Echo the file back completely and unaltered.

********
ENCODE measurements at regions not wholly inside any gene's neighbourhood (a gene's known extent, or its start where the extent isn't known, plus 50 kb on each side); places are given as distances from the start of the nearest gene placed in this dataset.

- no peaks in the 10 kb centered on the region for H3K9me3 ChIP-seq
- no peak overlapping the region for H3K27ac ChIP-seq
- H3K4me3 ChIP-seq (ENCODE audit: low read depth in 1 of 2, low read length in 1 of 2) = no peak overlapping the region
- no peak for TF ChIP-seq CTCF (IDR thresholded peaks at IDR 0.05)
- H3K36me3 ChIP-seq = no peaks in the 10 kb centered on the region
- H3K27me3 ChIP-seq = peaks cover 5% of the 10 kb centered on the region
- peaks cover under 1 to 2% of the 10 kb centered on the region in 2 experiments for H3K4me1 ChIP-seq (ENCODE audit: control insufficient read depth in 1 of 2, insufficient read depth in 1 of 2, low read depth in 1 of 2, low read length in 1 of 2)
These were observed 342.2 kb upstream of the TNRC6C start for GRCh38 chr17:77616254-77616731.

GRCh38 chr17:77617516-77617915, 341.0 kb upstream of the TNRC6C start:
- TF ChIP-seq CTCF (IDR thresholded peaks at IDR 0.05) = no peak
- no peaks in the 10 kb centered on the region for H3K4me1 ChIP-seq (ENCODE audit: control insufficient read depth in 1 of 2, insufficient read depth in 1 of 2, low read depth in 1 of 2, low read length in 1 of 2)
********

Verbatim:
ENCODE measurements at regions not wholly inside any gene's neighbourhood (a gene's known extent, or its start where the extent isn't known, plus 50 kb on each side); places are given as distances from the start of the nearest gene placed in this dataset.

- no peaks in the 10 kb centered on the region for H3K9me3 ChIP-seq
- no peak overlapping the region for H3K27ac ChIP-seq
- H3K4me3 ChIP-seq (ENCODE audit: low read depth in 1 of 2, low read length in 1 of 2) = no peak overlapping the region
- no peak for TF ChIP-seq CTCF (IDR thresholded peaks at IDR 0.05)
- H3K36me3 ChIP-seq = no peaks in the 10 kb centered on the region
- H3K27me3 ChIP-seq = peaks cover 5% of the 10 kb centered on the region
- peaks cover under 1 to 2% of the 10 kb centered on the region in 2 experiments for H3K4me1 ChIP-seq (ENCODE audit: control insufficient read depth in 1 of 2, insufficient read depth in 1 of 2, low read depth in 1 of 2, low read length in 1 of 2)
These were observed 342.2 kb upstream of the TNRC6C start for GRCh38 chr17:77616254-77616731.

GRCh38 chr17:77617516-77617915, 341.0 kb upstream of the TNRC6C start:
- TF ChIP-seq CTCF (IDR thresholded peaks at IDR 0.05) = no peak
- no peaks in the 10 kb centered on the region for H3K4me1 ChIP-seq (ENCODE audit: control insufficient read depth in 1 of 2, insufficient read depth in 1 of 2, low read depth in 1 of 2, low read length in 1 of 2)